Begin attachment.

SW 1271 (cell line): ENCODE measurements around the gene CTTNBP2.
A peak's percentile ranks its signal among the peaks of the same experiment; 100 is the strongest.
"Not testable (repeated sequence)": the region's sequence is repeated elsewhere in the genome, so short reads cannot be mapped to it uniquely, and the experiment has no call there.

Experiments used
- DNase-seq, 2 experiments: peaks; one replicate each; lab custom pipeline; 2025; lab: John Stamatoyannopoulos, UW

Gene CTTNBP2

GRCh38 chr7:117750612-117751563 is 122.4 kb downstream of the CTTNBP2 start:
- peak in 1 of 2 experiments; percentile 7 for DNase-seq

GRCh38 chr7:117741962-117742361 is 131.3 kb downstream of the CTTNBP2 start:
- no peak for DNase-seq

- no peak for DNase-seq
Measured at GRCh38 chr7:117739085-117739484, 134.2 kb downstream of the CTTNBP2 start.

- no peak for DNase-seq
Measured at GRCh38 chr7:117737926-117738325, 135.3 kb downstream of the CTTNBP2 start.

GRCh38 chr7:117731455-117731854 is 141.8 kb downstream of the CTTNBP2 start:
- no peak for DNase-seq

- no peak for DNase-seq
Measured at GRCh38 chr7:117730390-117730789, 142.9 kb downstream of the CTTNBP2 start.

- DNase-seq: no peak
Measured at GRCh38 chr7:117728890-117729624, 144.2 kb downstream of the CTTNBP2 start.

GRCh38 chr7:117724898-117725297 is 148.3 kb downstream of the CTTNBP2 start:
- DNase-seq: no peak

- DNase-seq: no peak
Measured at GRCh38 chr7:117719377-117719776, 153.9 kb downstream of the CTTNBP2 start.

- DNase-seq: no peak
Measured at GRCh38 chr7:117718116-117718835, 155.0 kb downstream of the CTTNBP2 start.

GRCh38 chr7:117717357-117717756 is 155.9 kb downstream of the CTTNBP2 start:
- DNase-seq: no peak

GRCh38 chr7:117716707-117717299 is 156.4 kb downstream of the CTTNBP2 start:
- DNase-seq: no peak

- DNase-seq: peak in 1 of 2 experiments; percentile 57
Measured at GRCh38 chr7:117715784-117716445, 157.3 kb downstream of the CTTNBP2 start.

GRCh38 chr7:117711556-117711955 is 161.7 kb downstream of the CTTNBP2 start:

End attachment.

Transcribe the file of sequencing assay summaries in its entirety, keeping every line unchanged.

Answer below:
SW 1271 (cell line): ENCODE measurements around the gene CTTNBP2.
A peak's percentile ranks its signal among the peaks of the same experiment; 100 is the strongest.
"Not testable (repeated sequence)": the region's sequence is repeated elsewhere in the genome, so short reads cannot be mapped to it uniquely, and the experiment has no call there.

Experiments used
- DNase-seq, 2 experiments: peaks; one replicate each; lab custom pipeline; 2025; lab: John Stamatoyannopoulos, UW

Gene CTTNBP2

GRCh38 chr7:117750612-117751563 is 122.4 kb downstream of the CTTNBP2 start:
- peak in 1 of 2 experiments; percentile 7 for DNase-seq

GRCh38 chr7:117741962-117742361 is 131.3 kb downstream of the CTTNBP2 start:
- no peak for DNase-seq

- no peak for DNase-seq
Measured at GRCh38 chr7:117739085-117739484, 134.2 kb downstream of the CTTNBP2 start.

- no peak for DNase-seq
Measured at GRCh38 chr7:117737926-117738325, 135.3 kb downstream of the CTTNBP2 start.

GRCh38 chr7:117731455-117731854 is 141.8 kb downstream of the CTTNBP2 start:
- no peak for DNase-seq

- no peak for DNase-seq
Measured at GRCh38 chr7:117730390-117730789, 142.9 kb downstream of the CTTNBP2 start.

- DNase-seq: no peak
Measured at GRCh38 chr7:117728890-117729624, 144.2 kb downstream of the CTTNBP2 start.

GRCh38 chr7:117724898-117725297 is 148.3 kb downstream of the CTTNBP2 start:
- DNase-seq: no peak

- DNase-seq: no peak
Measured at GRCh38 chr7:117719377-117719776, 153.9 kb downstream of the CTTNBP2 start.

- DNase-seq: no peak
Measured at GRCh38 chr7:117718116-117718835, 155.0 kb downstream of the CTTNBP2 start.

GRCh38 chr7:117717357-117717756 is 155.9 kb downstream of the CTTNBP2 start:
- DNase-seq: no peak

GRCh38 chr7:117716707-117717299 is 156.4 kb downstream of the CTTNBP2 start:
- DNase-seq: no peak

- DNase-seq: peak in 1 of 2 experiments; percentile 57
Measured at GRCh38 chr7:117715784-117716445, 157.3 kb downstream of the CTTNBP2 start.

GRCh38 chr7:117711556-117711955 is 161.7 kb downstream of the CTTNBP2 start: